Despite launching nearly two decades ago, worldwide sales of AbbVie's (ABBV 0.54%) lead drug, Humira still generates more revenue than most countries. As you can imagine, patent-protected exclusivity expected to expire in the U.S. in 2023 has been a major concern for AbbVie for a long time. In fact, eight years ago, Abbott spun out its biopharmaceutical segment into a separate company to protect the parent from Humira's impending patent cliff.

Overcoming Humira's far-off patent losses has been central to AbbVie's existence for so long that it can be hard to realize problems festering in the present. In case you hadn't noticed, sales of two drugs the company is relying on to offset eventual Humira losses are running into trouble and the worst is still to come.

Scientist looking at something important.

Image source: Getty Images.

The beginning of Imbruvica's end

In 2015, AbbVie acquired Pharmacyclics for about $21 billion to gain rights to the portion of sales for Imbruvica, a new cancer drug that Johnson & Johnson (JNJ -2.13%) already owned part of. AbbVie's share of Imbruvica sales grew last year to $5.3 billion, which worked out to 12% of the company's total revenue. 

Unfortunately for AbbVie, Imbruvica sales will probably get cut to shreds long before Humira begins losing ground to U.S. biosimilar competition in 2023. That's because it's a first-generation Bruton's tyrosine kinase (BTK) inhibitor that isn't nearly as targeted as next-generation BTK inhibitors from AstraZeneca (AZN -0.68%) and BeiGene (BGNE -3.14%)

Off-target effects make Imbruvica difficult to tolerate and it's already losing ground to new BTK-inhibitors with better safety profiles. Last November, the FDA approved Calquence from AstraZeneca to treat newly diagnosed patients with the most common form of leukemia. As a result, AbbVie reported Imbruvica sales in the first quarter that were 11% lower than during the previous three-month period.

Class effect

Unfortunately for AbbVie, competition for leukemia patients from next-generation BTK inhibitors is about to rise exponentially. Interim phase 3 trial results BeiGene announced in April suggested Beigene's new BTK inhibitor, Brukinsa will wipe the floor with Imbruvica when long-term survival data reads out. During the head-to-head Alpine study, relapsed leukemia patients randomized to receive Brukinsa were significantly more likely to respond to treatment than those given Imbruvica.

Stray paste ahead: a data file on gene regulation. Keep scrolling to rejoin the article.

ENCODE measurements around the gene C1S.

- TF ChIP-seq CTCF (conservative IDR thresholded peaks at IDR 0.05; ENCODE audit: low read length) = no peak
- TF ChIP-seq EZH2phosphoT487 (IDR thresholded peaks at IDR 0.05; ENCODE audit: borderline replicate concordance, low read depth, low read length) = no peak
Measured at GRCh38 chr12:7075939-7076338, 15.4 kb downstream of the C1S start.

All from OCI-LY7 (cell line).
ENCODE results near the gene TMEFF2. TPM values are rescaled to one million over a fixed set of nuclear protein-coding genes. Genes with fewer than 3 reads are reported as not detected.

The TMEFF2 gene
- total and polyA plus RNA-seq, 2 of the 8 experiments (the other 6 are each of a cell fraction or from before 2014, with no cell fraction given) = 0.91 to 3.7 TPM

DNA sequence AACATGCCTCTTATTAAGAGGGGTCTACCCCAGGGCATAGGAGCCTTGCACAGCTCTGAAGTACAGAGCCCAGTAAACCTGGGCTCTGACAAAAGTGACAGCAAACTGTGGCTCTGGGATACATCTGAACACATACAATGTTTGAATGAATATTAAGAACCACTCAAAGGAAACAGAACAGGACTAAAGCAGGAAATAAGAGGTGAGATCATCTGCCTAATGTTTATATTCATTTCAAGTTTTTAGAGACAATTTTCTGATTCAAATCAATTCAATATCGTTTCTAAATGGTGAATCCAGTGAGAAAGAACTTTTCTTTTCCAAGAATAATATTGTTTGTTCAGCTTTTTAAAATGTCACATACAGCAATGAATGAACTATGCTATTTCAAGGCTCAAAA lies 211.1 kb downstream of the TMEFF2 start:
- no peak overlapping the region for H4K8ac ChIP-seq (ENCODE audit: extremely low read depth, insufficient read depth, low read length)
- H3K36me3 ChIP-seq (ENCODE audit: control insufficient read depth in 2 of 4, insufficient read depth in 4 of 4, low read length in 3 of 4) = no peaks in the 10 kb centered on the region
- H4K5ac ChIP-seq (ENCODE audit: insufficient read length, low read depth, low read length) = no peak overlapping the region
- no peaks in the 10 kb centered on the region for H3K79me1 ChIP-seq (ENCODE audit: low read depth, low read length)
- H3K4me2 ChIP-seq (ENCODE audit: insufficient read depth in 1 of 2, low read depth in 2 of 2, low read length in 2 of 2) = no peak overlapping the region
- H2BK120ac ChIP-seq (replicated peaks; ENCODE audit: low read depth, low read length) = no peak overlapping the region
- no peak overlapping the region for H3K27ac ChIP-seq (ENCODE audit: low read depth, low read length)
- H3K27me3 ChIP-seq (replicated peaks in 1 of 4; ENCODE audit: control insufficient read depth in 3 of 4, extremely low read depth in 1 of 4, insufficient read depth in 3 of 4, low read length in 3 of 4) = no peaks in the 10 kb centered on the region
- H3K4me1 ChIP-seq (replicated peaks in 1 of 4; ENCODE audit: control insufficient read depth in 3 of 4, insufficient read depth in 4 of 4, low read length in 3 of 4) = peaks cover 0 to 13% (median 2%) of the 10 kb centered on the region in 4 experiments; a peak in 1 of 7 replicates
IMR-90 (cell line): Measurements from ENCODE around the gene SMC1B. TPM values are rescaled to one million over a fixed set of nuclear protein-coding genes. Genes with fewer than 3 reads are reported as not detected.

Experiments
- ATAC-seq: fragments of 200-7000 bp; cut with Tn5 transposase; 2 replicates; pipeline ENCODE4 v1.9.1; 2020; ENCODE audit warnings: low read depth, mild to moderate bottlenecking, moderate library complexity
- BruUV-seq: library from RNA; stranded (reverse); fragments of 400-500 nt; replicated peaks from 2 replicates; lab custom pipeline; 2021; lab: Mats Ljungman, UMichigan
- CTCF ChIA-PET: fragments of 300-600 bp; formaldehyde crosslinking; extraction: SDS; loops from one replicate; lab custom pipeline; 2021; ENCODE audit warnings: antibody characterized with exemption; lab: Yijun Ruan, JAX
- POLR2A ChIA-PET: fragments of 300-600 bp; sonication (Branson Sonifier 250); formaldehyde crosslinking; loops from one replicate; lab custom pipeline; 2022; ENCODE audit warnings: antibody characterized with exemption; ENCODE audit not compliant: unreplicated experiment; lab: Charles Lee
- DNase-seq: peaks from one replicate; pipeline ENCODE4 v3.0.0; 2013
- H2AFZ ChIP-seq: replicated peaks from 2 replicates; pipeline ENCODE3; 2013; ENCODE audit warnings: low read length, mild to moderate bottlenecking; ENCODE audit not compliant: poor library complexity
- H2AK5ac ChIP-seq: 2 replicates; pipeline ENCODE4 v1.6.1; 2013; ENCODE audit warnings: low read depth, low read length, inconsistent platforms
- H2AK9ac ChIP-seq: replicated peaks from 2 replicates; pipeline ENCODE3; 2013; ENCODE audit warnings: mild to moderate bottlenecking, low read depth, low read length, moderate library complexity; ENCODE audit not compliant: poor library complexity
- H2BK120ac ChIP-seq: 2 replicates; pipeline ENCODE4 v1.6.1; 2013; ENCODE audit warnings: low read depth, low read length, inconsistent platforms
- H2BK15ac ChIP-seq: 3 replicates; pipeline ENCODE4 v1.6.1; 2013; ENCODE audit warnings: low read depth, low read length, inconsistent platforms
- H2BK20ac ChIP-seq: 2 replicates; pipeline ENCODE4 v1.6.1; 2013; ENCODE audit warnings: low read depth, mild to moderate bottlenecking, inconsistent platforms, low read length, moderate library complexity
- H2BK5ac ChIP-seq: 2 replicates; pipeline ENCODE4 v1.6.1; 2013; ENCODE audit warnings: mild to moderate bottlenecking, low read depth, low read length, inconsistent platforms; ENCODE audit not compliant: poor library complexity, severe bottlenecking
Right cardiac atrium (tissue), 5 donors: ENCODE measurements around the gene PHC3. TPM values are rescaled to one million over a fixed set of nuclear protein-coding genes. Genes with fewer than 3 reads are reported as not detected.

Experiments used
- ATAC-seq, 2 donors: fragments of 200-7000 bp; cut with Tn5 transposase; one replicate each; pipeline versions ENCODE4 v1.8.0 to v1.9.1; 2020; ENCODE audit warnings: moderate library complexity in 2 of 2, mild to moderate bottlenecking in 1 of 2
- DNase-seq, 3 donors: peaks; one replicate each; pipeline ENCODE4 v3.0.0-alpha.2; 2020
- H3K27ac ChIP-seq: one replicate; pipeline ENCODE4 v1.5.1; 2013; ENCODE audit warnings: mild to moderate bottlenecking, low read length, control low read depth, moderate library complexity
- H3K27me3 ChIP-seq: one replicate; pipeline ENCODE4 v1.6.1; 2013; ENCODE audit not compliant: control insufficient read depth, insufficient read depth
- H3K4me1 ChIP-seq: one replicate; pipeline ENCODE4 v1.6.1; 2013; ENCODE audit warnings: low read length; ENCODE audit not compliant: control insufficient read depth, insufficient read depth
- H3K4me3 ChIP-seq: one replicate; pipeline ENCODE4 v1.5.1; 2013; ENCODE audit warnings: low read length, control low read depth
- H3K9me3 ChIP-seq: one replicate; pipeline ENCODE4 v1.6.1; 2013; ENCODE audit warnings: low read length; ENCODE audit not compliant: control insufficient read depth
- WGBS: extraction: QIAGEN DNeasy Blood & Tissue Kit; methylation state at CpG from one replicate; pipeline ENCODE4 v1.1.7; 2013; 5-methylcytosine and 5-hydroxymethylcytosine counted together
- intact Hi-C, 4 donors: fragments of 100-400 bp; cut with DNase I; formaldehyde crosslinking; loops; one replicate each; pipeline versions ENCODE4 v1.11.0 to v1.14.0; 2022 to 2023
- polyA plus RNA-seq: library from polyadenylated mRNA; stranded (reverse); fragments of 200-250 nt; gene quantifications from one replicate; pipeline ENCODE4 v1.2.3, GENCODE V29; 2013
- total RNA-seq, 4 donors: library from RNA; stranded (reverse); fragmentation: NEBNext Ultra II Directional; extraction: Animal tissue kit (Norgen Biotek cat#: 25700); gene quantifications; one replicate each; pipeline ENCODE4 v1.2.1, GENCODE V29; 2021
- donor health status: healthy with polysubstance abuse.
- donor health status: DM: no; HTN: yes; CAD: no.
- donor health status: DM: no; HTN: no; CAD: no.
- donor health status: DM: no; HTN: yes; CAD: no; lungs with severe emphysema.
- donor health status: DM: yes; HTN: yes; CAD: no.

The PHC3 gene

Brukinsa earned its first FDA approval in 2019 to treat a rare lymphoma and it's going to be a while before BeiGene can apply for approval to treat first-line leukemia. In the meantime, though, oncologists who saw Brukinsa shrink tumors more often than Imbruvica will be even more likely to reach for available next-generation drugs from this class.

Another negative class effect

Off-target side effects aren't an issue limited to cancer treatments that inhibit out-of-control Bruton's tyrosine kinases. In February, the FDA alerted the public to the increased risk of heart problems and cancer found during a post-marketing safety study with Xeljanz. This is a Janus kinase inhibitor (JAK) from Pfizer (NYSE: PFE) the FDA approved to treat rheumatoid arthritis in 2012.

AbbVie's Rinvoq is a new JAK inhibitor the FDA approved to treat rheumatoid arthritis in 2019. Investors hoping Rinvoq will offset Humira losses should probably brace for disappointment. Xeljanz isn't the only JAK inhibitor out there with a troubled safety profile.

Don't panic

Right now, you can find better pharma stocks to buy than AbbVie, but you shouldn't dump the stock if you're already holding it. While a lot of Humira profits have been funneled into kinase inhibitors, AbbVie's bet on Allergan could produce decades of reliable sales.

It's been years since Botox has been the only brand of botulinum toxin approved by the FDA but the Botox brand still dominates. Botox sales reached an annualized $4 billion in the first quarter and this revenue stream isn't going anywhere but up for the foreseeable future.